In the living room, the family comes together after work and school to relax and daily life occurs, or can if it wishes to. Depending on the individual taste, very different colours can be used here. Warm and muted colours such as brown, orange or yellow ensure comfort and a particularly homely atmosphere. While green spreads harmony and brings relaxation to the living room.
In the bedroom relaxation and tranquillity are in the foreground. Muted blue tones and bluish grey tones are particularly suitable here. Pink and beige have a harmonizing effect and the purity and neutrality of white also assists us perfectly in finding a peaceful sleep.
With a child's room, activity and tranquillity are equally important: they are rooms in which to play as much as to sleep. Ideally, you separate the two areas and decide on a suitable colour scheme. In order to support creativity, concentration and liveliness, there are no limits to the choice of colour and children are naturally fond of the colourful. Very bright colours and red are less suitable in children's rooms.
In addition to the living room, socializing is particularly popular in the kitchen. Here, warm, bright colours provide comfort and activate minds. Red is also said to have an appetizing effect. Due to its natural and fresh effect, green can also be the perfect choice for your colour concept in the dining room.
In the bathroom, blue and cool green tones bring freshness and a hygienic impression. Combined with a few green plants and splashes of colour in the form of runners, bathroom accessories or towels, the bathroom turns into a perfect wellness oasis.
Depending on whether you prefer peace and concentration in the home office, or whether you prefer working in an animated, dynamic and creative manner, influences the choice of the colour concept. Muted shades of blue promote concentration and calm and can be enlivened by elements in orange, yellow or beige: light green tones and activating colour accents in red or yellow provide a little more freshness.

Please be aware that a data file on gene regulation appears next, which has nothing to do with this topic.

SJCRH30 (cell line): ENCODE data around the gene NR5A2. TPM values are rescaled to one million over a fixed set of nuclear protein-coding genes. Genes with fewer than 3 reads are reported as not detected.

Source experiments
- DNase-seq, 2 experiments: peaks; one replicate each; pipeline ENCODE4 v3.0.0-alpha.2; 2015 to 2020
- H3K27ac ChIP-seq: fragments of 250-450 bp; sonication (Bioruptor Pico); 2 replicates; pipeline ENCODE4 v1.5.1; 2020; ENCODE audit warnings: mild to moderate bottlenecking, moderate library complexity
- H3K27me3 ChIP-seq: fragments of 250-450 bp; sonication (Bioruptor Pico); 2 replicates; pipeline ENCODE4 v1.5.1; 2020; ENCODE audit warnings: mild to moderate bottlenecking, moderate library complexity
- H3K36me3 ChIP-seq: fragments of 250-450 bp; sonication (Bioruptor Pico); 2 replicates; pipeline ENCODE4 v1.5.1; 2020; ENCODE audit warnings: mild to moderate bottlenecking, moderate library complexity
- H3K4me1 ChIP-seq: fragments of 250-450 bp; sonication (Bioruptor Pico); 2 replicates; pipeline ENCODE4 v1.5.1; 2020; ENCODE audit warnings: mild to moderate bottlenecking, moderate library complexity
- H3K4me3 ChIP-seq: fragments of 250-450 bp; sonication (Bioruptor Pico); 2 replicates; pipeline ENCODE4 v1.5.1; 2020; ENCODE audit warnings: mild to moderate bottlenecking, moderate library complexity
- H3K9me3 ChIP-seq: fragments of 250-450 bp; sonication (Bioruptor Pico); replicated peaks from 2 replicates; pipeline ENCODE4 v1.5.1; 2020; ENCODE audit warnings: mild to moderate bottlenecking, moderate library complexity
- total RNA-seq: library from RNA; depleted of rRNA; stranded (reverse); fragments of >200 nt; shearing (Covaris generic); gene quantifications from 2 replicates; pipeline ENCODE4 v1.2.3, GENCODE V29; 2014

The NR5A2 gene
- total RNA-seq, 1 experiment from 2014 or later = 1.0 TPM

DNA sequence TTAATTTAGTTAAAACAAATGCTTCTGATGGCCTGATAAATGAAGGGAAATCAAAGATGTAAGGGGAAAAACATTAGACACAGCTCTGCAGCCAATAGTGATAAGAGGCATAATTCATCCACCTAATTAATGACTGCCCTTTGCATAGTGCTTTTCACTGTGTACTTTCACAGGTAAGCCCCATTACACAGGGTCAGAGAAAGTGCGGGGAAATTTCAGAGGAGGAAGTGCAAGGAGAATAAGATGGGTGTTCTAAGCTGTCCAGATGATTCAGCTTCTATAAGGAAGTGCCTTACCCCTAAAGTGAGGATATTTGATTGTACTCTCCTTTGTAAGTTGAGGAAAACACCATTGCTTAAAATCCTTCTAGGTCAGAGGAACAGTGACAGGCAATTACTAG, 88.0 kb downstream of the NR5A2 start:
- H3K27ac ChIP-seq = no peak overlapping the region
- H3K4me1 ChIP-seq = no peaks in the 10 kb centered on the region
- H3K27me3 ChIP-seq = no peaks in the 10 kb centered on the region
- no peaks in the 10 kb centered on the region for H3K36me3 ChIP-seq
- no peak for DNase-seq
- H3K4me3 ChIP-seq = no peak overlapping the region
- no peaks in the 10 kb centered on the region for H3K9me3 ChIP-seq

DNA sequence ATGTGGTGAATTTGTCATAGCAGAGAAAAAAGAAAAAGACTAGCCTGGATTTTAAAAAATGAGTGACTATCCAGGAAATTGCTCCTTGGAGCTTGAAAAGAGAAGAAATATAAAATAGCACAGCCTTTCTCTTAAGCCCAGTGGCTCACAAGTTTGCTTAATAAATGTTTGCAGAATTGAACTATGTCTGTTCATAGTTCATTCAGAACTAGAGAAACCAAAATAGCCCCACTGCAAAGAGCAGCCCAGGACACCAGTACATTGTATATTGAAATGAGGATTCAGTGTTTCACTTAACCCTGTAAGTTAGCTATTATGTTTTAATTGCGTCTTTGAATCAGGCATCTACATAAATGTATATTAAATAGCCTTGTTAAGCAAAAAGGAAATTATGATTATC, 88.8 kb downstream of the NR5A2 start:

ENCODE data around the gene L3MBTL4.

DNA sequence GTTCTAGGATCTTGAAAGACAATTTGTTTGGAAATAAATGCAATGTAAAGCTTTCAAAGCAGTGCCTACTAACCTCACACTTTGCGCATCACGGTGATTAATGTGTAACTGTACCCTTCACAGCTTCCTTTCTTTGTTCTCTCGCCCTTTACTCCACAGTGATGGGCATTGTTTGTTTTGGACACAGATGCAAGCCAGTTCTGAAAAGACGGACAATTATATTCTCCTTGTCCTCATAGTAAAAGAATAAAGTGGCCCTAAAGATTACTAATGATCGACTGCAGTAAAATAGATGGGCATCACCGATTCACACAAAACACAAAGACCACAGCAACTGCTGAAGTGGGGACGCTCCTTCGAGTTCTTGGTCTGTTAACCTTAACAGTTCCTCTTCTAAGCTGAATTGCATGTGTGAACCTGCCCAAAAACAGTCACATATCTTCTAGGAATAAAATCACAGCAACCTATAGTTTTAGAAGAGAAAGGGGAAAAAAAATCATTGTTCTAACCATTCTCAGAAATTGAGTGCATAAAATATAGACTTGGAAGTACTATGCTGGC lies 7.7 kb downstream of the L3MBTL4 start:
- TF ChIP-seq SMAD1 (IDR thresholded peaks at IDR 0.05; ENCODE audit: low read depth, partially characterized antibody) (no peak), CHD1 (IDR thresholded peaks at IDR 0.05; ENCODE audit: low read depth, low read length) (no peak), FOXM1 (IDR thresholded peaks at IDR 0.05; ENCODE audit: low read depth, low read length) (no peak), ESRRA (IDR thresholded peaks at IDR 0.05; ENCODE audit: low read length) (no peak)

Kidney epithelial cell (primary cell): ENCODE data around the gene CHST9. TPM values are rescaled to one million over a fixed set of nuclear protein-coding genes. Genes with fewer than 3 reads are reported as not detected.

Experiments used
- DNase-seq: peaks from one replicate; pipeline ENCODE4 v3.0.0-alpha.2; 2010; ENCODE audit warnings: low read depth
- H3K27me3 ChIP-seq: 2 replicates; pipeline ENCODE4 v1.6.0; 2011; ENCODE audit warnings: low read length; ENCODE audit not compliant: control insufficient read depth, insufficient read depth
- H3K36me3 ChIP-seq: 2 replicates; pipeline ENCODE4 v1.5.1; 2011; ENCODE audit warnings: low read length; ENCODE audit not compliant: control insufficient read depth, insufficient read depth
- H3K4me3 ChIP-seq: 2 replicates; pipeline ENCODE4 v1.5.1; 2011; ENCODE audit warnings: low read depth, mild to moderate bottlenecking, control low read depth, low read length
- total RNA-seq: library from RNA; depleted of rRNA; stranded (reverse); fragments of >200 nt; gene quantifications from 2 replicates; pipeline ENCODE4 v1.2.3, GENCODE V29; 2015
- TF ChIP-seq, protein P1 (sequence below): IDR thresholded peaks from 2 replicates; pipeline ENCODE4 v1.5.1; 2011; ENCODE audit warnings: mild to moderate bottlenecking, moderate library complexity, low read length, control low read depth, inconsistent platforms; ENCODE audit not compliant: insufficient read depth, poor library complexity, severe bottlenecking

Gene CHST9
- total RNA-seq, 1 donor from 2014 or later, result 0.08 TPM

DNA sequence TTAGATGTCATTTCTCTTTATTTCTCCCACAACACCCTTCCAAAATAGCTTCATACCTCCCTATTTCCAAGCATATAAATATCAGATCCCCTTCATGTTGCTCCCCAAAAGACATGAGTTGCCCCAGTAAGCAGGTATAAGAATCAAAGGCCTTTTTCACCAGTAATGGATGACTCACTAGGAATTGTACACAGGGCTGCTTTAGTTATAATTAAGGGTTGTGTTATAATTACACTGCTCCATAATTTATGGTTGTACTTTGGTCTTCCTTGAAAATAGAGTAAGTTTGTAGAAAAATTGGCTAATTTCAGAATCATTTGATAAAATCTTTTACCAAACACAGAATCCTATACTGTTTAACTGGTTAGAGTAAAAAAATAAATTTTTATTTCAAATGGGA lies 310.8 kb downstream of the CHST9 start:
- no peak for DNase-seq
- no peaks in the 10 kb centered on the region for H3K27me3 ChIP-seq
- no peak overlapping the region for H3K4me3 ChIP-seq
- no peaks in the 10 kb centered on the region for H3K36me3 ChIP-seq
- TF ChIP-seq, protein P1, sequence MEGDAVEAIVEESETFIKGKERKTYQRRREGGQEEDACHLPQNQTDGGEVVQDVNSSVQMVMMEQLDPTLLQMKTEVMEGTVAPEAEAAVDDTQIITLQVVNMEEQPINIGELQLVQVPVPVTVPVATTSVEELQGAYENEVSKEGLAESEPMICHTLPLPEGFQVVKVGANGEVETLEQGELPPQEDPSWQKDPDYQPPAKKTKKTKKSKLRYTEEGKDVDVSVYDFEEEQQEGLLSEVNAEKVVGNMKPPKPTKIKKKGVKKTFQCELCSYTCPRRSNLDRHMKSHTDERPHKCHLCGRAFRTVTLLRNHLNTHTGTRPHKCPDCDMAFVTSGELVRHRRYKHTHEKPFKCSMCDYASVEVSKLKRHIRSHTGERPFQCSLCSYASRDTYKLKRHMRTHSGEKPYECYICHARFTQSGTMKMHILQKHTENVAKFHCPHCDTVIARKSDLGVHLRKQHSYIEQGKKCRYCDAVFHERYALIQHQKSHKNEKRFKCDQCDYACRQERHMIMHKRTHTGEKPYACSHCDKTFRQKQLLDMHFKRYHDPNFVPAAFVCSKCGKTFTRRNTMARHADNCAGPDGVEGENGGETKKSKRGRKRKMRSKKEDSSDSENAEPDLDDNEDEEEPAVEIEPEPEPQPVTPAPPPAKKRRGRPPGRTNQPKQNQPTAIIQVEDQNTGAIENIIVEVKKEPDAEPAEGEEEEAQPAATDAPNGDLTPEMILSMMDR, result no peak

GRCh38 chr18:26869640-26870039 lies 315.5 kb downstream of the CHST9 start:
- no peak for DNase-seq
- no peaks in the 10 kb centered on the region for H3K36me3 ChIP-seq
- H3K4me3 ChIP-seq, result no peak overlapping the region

Tips for decorating with dark walls
Interior design begins with the design of the walls and floor. And while there is an assumption that bright tones are optimistic, inviting and friendly and dark tones are melancholic; this is an assumption that isn't necessarily true. Dark walls in combination with the correct furnishings create a particularly cozy atmosphere and a feeling of security. Whereby the following applies: the key to the mood is not light or dark, but the undertones - it depends on whether your wall colour belongs to the cold or warm spectrum. If you choose a dark wall colour, you shouldn't paint all the walls the same. In order to provide a higher, more spacious feeling, especially in low rooms, it is advisable to paint the ceiling brightly. Bright accents and wood tones for furniture and home accessories create a more relaxed effect on dark walls and ensure cosiness. Contrasts between the colours of the furniture and wall colours also give your interior a special nuance. Complementary contrasts enhance the colour effect of the opposite colour and have an invigorating and dynamic effect. The most important rule here: be economical. As is well known, less is more, and it is therefore advisable to create a base of muted colours and natural and wood tones and develope that with colour accents through home accessories, lights and individual furniture designs.
Minimalism in white tones
White is not a colour in itself, but its countless gradations make it an ideal starting point for interior design and allow a clear, wide fresh feeling of space. White tones have always stood for innocence, purity and light and are extremely versatile. In addition to cream tones, powder tones are particularly popular in wall and interior design. Warm white tones are preferred here because they are cozy and inviting. White tones can also be combined with all furnishing styles and colours. A predominantly white interior can be brought to life with bright colour accents in red, green or yellow. Black and white contrasts or the combination of white and brown or shades of grey provide elegance and have a luxurious effect.
When deciding on the right colour, we have the opportunity to fall back on new trend colours and current developments every year. Trend colours try to meet the lifestyle and current needs of people. If you are looking for a timeless solution and lay little value on transitory trend colours, the best starting point is to consider which colours best represent your individuality and from there develop an individual colour design. This can take a bit of courage, but it delivers timeless results and ensures that you still feel comfortable in a certain room even after years.
Individual colour consulting at smow
You are seeking a special colour concept for your home, would like advice on the choice of colour for a particular project, or you are looking for colour-coordinated curtains for your interior design? Our smow furnishing consultants will be happy to assist. In our smow stores you will not only find high-quality designer furniture in a wide range of colours, but also a wide variety of fabric and material samples as well as wallpapers, curtains and much more. Drop in and let yourself be inspired.